Who's responsible for data compliance? 25% of executives don't know
   According to the 2016 State of Compliance survey conducted by data management and integration provider Liaison Technologies, one-quarter of top executives are unclear who in their organization is responsible for compliance. [They are.  Bob]  And nearly half (47 percent) of respondents to the survey of 479 senior and C-level executives said they don't know which compliance standards apply to their organizations.  [Their lawyers do.  Bob] 
   See the infographic below to learn more about the state of compliance.

(Related) Maybe they should not be concerned?
Kevin M. McGinty of Mintz Levin writes:
An attempt to impose liability on corporate officers and directors for data breach-related losses has once again failed.  On November 30, 2016, a federal judge in Atlanta issued a 30 page decision dismissing a shareholder derivative action arising out of the September 2014 theft of customer credit card data from point-of-sale terminals in Home Depot stores.  The dismissal of the Home Depot derivative action follows earlier dismissals of derivative actions arising from data breaches perpetrated against Wyndham and Target.
Read more on National Law Review.

From an editorial in the Tampa Bay Times:
In a four-month investigation, Tampa TV station WTVT-Fox 13 found that the DHSMV sells private driver records in bulk to more than 75 companies, despite federal and state laws deeming the information confidential.  The federal Driver Privacy Protection Act, passed in 1994, says state motor vehicle agencies cannot disclose personal information “without the express consent of the person to whom such information applies.”  Florida passed its own law a few years later.  Personal information is defined as photographs, Social Security numbers, driver identification numbers, names, addresses, phone numbers, and medical or disability information.  There are exceptions for government agencies carrying out official functions, private investigators, research activities and statistical reports, and some private businesses as long as the information is only used for verification purposes.  Bulk distribution of personal information for marketing or solicitation is permitted only with the individual’s express consent.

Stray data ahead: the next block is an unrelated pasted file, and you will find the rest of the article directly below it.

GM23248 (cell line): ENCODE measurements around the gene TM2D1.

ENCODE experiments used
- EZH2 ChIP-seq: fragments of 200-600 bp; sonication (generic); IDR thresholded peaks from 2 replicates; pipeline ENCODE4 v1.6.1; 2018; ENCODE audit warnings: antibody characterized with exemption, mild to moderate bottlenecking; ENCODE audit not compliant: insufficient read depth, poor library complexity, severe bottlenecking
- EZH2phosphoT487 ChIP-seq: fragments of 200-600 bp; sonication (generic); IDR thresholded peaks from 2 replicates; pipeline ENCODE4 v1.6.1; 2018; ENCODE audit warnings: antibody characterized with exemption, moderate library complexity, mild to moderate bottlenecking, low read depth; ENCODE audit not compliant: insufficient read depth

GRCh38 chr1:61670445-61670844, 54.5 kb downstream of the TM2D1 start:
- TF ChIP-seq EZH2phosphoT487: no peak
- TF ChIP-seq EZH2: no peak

Fox 13 found that the DHSMV sells personal information about Florida’s 15.5 million licensed drivers and 18 million registered vehicles to private vendors, including two major data brokers.  The state claims it vets the companies to ensure they are entitled to the information under one of the law’s exemptions — but that vetting is limited to checking that the companies have business registration in Florida, the department told Fox 13.  What’s more, the state has no way to keep the information from being handed off or resold to third parties.